MS is a progressive disease and if you have been diagnosed with MS, be sure to take action and choose a treatment plan as early as you can. The sooner the better. I have encountered several people with MS that are not being treated for various reasons, but mainly out of fear. The best advice I received when I was facing the possibility of being diagnosed with MS was to choose a treatment as soon as possible. I'm glad I listened. The person that said this to me was a female co-worker in her early sixties who was diagnosed with MS when she was in her early thirties. She was in denial and chose not to face the reality until the disease progressed significantly and she had no choice. By the time she decided to treat her MS, she had too many lesions in her brain to count. She can walk but she appears to be drunk when she walks. She would fail a field sobriety test without any alcohol in her system. Now I tell people the same thing. Please take this diagnosis seriously and if you have to seek a second or third opinion, then by all means, do so but don't wait too long to choose the right treatment for you. Your doctor can help you make an informed decision. There are more MS treatments available now that were not available when my friend was diagnosed with MS over 30 years ago.
I began treatment for my MS the same night that I received my diagnosis. I already knew that there was a 50% chance that I had MS but it took almost a year because I only had 1 sign of inflammation in my T12 vertebrae of my spinal cord. That's the middle portion of your back. There was nothing noticeable on the MRI scan of my brain so the doctor could not diagnose me with MS until I eventually developed multiple lesions in my brain and additional lesions in my spinal cord within 7 months.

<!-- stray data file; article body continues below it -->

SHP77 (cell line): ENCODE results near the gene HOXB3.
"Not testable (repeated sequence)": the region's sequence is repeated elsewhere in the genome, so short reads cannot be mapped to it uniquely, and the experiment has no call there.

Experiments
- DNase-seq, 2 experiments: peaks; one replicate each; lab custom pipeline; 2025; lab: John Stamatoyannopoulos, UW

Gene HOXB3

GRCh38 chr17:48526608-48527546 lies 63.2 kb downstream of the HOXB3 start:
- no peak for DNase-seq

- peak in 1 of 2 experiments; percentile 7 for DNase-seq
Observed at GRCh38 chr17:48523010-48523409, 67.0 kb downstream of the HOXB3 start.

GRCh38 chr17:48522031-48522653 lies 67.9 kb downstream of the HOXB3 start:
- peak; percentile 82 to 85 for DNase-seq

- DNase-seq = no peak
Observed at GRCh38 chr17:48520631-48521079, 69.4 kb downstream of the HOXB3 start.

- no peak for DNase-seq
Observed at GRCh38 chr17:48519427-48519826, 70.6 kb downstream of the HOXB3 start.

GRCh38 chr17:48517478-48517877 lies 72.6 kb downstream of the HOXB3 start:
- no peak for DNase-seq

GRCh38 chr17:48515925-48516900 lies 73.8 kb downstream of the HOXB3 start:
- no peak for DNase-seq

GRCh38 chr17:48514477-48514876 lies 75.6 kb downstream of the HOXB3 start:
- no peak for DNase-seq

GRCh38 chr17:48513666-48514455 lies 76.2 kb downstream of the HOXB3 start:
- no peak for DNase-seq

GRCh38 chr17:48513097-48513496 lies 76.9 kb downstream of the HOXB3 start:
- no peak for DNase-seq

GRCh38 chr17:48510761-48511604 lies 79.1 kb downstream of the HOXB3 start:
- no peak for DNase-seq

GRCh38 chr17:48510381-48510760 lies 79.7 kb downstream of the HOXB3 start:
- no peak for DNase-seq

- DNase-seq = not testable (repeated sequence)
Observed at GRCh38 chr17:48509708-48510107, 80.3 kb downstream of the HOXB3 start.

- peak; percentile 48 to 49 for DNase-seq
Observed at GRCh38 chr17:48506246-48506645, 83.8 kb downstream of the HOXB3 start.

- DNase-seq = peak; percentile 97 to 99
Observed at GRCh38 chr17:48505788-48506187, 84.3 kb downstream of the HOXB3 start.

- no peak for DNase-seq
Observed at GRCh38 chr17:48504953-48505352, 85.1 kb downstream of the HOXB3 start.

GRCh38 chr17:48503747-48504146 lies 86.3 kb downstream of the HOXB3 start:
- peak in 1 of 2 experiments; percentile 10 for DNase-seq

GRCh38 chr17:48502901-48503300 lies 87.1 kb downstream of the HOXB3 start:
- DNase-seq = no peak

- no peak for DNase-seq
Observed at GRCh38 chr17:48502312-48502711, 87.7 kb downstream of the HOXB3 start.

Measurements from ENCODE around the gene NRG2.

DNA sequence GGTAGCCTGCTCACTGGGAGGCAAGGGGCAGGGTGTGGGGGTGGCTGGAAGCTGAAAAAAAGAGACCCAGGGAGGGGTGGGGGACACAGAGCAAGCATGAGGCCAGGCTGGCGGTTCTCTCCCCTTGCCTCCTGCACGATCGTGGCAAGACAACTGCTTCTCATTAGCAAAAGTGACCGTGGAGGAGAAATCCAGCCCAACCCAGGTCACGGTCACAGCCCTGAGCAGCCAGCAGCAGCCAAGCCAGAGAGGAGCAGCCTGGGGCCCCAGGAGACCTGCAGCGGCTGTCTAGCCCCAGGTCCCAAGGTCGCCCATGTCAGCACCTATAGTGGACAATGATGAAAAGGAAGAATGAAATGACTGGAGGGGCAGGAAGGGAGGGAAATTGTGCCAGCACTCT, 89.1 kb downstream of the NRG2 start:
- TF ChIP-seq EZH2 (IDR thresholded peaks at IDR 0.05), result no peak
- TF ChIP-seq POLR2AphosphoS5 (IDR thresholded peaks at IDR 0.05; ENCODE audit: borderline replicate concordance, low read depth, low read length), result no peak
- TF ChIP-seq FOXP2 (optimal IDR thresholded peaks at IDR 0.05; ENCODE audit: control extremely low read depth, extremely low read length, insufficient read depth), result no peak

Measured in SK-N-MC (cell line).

I am very, very passionate about staying informed and helping others with MS come to terms with their diagnosis and learn as much as they can about their enemy, Multiple Sclerosis. I did as much research as I could about MS. I really hoped that I didn't have it but I wanted to be prepared just in case. You may not like meds, and neither does MS. With the right treatment, you will win and MS will lose. You may not appear to have anything wrong with you for years, but it's not worth the risk to wait until things get worse and believe me, things will get worse. MS does not stop just because you don't believe in taking medication. Ask people with cancer and AIDS how they feel about all the medications that they take to sustain their quality of life.
My current MS therapy is aggressive and carries a risk of developing a rare brain infection called PML. Cancer, lymphoma, leukemia and AIDS patients face the same risk because anything that weakens your immune system can make you vulnerable to opportunistic infections such as PML. Thanks to the advanced treatments available for AIDS, the risk of developing PML is less likely. There is a common virus associated with PML called the JC virus, found in about 85% of the adult population. Most people have been exposed to this virus by the age of 10 but not everyone carries this virus. Those that do not have the JC virus cannot develop PML.
I found out that I do have the JC virus about 3 years ago but the risk factor has always been real for me from the day that I made the decision to try such an aggressive treatment. The effects of MS are far more dangerous and real for me to ignore. The risk is worth it for me at this time in my life. I have been on this treatment for 5 years and I have not had any relapses. The treatment does not take away or reduce the symptoms of MS. Tysabri slows the progression of this super ugly and complicated disease. Slowing the progression keeps me out of the hospital and able to enjoy my life.